cardamom orange [curd] tea cakes

posted in: baking, Featured, preserving, recipes | 2

First of all, I want to send a belated thank you to the readers that entered my Moo card giveaway. Finally, I “pulled” numbers with

Congratulations to the winners Alejandra, Jennifer C and the grand prize winner Lindsay. Watch your inbox and enjoy your wonderful Moo goodies!

Let me tell you something about this recipe. It almost didn’t make the cut. These tea cakes seemed a bit odd. The texture wasn’t quite right – airy like angel food, but chewy. The cardamom was a bit strong, and, I don’t know. I think my post-vacation readjustment period has been a bit difficult. Time in the kitchen is slim, so making something that initially feels like “meh” is a hard sell to write about.
Yes, these little cakes almost fell to the wayside. But then, I couldn’t stop nibbling on these once they fully cooled. And then I took them to my friend Amber’s home. She had the brilliant idea to tear the little cakes open, slather them with lemon curd and pair with coffee. We both remarked that they were “Slightly odd. But good.” Nothing like the light of a less judgmental friend to sell you on your own creation.

So if you’re ever feeling less than stellar about something from your kitchen, here’s my recommendation. Tote your “slightly odd” creation to a good friend’s home, preferably on a rainy Sunday. Have a lazy afternoon nibbling on yummy things, sipping, catching up with your mutual lives and cuddling with their adorable pups. Leave their home feeling renewed about your friendship, baking abilities and generally better about life. Oh, and if you don’t have at least one friend in your life whom you can share that kind of afternoon with, give me a ring!

If you don’t have your own quirky creation to bring with you, these tea cakes should do the trick. Because all the reasons I originally questioned these cakes turned into the reasons I loved them. The texture is unique, chewy and soft. The flavor is floral with cardamom and orange blossom, but bitter and tart with blood orange curd. They are not fussy cakes, perfect room temperature or warm. And they’re a perfect vehicle to shovel delicious lemon curd into your belly. Also, since the batter is such a high ratio of egg whites, they feel like almost perfectly healthy treats. Oh and would be easy to make gluten-free!


cardamom orange [curd] tea cakes

Yield: 16 to 18 tea cakes

These tea cakes are totally citrus-flexible. Lemon curd, orange zest, grapefruit juice? Go for it! Mix and match your citrus to what is available to you. The orange blossom water brings out the floral notes of citrus. It can be found at Middle Eastern markets but is totally optional. And if possible, freshly ground cardamom is encouraged!

Adapted from Epicurious


  • 45 grams, 1.6 oz, 1/4 cup + 2 tablespoons whole wheat pastry flour
  • 45 grams, 1.6 oz, 1/4 cup + 2 tablespoons cake flour
  • 150 grams, 5.3 oz, 3/4 cup granulated sugar, divided
  • 1 1/4 teaspoon baking powder
  • 1/4 [heaping] teaspoon kosher salt
  • 1/4 teaspoon ground cardamom
  • 4 large eggs, yolks and whites separated
  • 3 oz, 1/3 cup orange curd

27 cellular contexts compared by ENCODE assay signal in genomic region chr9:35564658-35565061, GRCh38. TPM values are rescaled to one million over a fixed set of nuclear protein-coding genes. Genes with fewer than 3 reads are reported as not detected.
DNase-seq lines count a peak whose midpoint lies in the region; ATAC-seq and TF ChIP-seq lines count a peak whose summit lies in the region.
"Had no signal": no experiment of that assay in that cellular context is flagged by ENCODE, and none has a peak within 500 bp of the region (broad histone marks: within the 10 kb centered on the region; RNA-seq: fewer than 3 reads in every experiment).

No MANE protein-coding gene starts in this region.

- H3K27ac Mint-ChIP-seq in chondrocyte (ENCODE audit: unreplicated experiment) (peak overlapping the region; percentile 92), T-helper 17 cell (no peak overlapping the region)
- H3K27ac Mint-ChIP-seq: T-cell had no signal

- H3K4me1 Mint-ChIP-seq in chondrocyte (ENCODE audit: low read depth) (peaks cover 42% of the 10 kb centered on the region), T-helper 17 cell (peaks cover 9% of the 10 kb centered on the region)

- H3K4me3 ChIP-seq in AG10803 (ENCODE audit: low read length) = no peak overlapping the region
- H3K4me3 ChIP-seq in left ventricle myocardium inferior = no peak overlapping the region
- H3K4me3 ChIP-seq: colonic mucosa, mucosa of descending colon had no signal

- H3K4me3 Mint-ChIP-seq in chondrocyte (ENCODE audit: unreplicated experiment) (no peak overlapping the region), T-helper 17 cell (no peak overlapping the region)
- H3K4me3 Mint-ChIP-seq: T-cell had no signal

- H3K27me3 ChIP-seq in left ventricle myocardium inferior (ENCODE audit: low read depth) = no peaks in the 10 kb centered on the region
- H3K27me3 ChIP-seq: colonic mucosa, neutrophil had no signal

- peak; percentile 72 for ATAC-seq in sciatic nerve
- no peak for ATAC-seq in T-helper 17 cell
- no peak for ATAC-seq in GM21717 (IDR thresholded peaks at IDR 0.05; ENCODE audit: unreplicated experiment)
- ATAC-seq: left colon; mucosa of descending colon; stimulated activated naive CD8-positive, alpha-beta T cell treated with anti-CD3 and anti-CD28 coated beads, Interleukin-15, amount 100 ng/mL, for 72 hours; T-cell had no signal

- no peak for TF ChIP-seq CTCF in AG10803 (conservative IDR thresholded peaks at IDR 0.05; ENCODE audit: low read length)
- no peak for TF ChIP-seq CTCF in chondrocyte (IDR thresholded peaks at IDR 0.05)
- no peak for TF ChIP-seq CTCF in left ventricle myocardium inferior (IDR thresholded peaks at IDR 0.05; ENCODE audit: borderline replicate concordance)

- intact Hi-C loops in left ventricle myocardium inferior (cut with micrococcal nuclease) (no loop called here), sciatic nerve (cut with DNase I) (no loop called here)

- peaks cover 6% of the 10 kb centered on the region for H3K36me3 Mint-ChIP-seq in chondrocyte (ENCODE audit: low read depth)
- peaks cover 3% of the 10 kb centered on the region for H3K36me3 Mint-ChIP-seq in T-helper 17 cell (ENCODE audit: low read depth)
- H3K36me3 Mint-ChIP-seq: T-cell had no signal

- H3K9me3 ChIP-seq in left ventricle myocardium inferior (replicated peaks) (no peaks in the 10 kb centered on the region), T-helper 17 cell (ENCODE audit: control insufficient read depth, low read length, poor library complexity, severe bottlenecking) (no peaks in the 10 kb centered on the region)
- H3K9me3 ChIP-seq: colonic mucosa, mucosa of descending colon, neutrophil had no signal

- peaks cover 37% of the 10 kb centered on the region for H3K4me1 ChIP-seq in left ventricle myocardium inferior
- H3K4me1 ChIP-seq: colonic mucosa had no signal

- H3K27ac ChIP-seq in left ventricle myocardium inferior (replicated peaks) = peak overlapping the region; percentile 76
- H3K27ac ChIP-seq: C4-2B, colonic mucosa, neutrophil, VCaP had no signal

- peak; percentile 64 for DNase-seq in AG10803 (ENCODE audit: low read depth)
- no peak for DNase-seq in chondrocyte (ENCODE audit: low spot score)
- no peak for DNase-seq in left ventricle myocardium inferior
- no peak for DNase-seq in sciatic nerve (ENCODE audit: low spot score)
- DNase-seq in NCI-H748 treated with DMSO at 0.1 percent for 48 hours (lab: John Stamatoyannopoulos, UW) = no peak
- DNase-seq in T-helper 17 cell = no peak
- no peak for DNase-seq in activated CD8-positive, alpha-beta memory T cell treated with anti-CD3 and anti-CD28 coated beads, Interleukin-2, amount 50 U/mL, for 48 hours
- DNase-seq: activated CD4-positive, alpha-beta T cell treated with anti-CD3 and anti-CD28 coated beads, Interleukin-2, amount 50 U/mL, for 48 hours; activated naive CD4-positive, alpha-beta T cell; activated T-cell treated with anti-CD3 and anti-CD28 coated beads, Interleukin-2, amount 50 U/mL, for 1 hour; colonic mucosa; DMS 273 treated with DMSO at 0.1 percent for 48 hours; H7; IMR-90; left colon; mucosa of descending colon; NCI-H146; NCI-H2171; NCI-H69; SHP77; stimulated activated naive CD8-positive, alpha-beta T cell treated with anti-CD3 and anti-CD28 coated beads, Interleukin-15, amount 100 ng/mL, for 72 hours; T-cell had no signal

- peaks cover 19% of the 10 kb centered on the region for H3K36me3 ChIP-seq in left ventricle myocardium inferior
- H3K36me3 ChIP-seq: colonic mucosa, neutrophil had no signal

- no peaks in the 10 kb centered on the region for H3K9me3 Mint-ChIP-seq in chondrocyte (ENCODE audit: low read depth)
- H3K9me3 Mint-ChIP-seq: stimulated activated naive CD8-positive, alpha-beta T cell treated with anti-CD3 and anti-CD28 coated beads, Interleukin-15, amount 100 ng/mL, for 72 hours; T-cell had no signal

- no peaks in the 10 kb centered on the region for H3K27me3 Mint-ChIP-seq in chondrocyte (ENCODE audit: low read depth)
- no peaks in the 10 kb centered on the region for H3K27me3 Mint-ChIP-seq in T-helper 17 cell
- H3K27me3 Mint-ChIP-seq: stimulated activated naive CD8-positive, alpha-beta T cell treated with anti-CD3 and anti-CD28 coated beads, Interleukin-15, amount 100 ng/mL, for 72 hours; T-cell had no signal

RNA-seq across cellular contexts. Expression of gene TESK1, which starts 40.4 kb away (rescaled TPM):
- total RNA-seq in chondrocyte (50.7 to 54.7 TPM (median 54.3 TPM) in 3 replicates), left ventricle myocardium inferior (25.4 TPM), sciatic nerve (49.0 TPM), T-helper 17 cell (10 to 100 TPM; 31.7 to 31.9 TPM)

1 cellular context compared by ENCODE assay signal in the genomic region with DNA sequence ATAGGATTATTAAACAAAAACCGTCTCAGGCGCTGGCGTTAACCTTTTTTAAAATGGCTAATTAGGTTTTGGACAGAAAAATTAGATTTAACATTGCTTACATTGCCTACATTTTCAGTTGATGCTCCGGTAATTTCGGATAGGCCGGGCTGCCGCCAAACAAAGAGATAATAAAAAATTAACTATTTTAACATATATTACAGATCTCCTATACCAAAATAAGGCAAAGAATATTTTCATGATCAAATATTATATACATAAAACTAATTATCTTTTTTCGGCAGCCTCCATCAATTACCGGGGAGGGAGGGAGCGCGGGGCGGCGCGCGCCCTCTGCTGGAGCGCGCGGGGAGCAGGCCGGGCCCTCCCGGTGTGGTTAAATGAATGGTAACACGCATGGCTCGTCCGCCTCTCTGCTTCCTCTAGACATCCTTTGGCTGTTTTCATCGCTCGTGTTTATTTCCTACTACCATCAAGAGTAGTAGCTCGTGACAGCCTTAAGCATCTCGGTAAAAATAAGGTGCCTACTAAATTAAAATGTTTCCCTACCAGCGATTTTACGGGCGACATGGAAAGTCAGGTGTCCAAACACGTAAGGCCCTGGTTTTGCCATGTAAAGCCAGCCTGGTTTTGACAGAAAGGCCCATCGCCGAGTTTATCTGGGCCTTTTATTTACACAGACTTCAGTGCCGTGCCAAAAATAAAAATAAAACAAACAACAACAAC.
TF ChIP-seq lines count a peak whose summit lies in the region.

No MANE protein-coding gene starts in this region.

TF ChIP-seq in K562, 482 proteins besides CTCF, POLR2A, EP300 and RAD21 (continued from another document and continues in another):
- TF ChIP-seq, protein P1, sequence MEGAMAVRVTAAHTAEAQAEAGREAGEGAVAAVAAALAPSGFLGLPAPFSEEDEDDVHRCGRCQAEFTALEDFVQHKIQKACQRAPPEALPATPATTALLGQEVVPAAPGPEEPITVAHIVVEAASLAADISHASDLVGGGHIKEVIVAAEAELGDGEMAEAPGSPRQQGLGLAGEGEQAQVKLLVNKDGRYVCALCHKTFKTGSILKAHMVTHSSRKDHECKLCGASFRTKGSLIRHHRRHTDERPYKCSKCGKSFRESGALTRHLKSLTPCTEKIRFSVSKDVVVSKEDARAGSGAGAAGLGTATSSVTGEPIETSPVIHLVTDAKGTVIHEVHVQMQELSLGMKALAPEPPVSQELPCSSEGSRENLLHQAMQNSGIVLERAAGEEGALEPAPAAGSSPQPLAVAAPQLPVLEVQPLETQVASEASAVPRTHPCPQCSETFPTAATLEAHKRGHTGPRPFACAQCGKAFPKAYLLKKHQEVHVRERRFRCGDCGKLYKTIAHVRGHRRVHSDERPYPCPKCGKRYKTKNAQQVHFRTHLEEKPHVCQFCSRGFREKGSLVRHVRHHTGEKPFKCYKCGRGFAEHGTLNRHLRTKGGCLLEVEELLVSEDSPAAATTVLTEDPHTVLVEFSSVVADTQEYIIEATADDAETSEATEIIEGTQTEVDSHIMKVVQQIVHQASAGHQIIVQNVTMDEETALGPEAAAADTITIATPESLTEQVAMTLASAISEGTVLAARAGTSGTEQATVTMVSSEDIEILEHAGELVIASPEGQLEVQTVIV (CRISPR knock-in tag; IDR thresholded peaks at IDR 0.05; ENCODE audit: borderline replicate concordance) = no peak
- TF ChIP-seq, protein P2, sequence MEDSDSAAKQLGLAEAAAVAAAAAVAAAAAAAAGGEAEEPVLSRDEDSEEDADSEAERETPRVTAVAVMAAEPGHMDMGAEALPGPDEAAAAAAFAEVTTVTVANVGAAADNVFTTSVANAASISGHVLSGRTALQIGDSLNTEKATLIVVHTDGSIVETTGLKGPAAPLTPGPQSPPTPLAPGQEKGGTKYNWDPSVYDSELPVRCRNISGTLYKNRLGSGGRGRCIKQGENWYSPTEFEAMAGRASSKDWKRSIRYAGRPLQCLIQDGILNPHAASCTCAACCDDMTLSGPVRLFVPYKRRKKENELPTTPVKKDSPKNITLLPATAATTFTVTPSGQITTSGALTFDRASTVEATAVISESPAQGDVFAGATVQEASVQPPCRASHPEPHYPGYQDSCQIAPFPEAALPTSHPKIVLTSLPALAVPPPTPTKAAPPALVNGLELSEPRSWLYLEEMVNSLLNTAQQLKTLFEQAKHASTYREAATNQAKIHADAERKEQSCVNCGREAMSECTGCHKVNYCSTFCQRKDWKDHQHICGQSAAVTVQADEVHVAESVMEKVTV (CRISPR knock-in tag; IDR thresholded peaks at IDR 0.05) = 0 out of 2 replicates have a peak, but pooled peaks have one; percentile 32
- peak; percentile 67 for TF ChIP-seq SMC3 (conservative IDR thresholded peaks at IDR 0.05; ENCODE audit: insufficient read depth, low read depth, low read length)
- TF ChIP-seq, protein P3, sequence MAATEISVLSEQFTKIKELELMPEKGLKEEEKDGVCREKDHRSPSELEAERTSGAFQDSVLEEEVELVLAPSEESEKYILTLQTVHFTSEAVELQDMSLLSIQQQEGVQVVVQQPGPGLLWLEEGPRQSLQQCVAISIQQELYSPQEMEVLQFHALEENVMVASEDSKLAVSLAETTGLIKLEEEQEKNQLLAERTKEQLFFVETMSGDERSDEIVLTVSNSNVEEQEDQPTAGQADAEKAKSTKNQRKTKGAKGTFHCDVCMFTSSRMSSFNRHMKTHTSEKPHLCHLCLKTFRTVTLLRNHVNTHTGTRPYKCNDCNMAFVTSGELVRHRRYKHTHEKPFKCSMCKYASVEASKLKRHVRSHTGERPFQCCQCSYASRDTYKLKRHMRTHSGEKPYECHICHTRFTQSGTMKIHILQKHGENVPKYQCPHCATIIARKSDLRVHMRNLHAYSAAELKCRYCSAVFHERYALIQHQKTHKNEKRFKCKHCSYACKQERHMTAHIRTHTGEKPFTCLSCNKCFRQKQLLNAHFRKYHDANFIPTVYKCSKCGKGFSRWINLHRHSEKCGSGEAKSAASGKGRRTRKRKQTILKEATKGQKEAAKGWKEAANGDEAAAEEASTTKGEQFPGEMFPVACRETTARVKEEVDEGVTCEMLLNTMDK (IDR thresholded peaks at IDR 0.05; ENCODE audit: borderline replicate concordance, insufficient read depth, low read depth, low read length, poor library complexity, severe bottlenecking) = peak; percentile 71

• 1 oz, 2 tablespoons orange juice
  • 1 oz, 2 tablespoons vegetable oil
  • 3/4 teaspoon orange zest
  • 1/4 teaspoon orange blossom water [optional]
  • 1/4 teaspoon cream of tartar


  1. Preheat the oven to 350 degrees. Place liners in two muffin pans and lightly grease with cooking spray.
  2. In a large bowl, combine the flours, 50 grams [1/4 cup] sugar, baking soda, salt and cardamom. Whisk thoroughly to combine and aerate the dry ingredients.
  3. In the bowl of your stand mixer or a large bowl, place your egg whites.
  4. In the bowl containing the dry ingredients, add two egg yolks, orange curd, juice, oil, zest and orange blossom water. [Save the two additional egg yolks for some other kitchen adventure.] Do not stir!
  5. Start beating your egg whites with a stand mixer or hand mixer. Add the cream of tartar. When the egg whites reach soft peaks [where it clings to the beaters but is still a bit damp/soft], slowly spoon in the remaining 100 grams [1/2 cup] of granulated sugar. Beat until the egg whites are stiff.
  6. Beat together the bowl of wet and dry ingredients, combining thoroughly. Then, add the egg whites to the bowl. Using a delicate hand, fold the egg whites and batter together. It will take at least a dozen turns of the bowl to get the batter dispersed throughout the large amount of egg whites. Be patient, not forceful.
  7. Using a large ice cream scoop, measuring cup or spoon, scoop the batter into the muffin pans. Bake for 25 minutes. The muffins will seem done, but I like to bake them for another 10-15 minutes at 400 degrees. [They can be a bit damp at 350 degrees. They will get golden brown with the extra baking time.]
  8. Remove from the oven, let cool and serve to friends with additional citrus curd and tea. Enjoy!

2 Responses

  1. You’re so right Emily. Whenever I bake a batch of frankenmuffins (or whatever I’m testing) they may not be what I had in mind but they certainly pair well with a good friend.

  2. Wow!! I love these tea cakes! First of all because of the citrus nature, I’m a gigantic fan of all things citrus. But I love that they look so light and airy. That could be dangerous also though because they look and sound like the kind of thing I could just keep gobbling 🙂 Lovely recipe!

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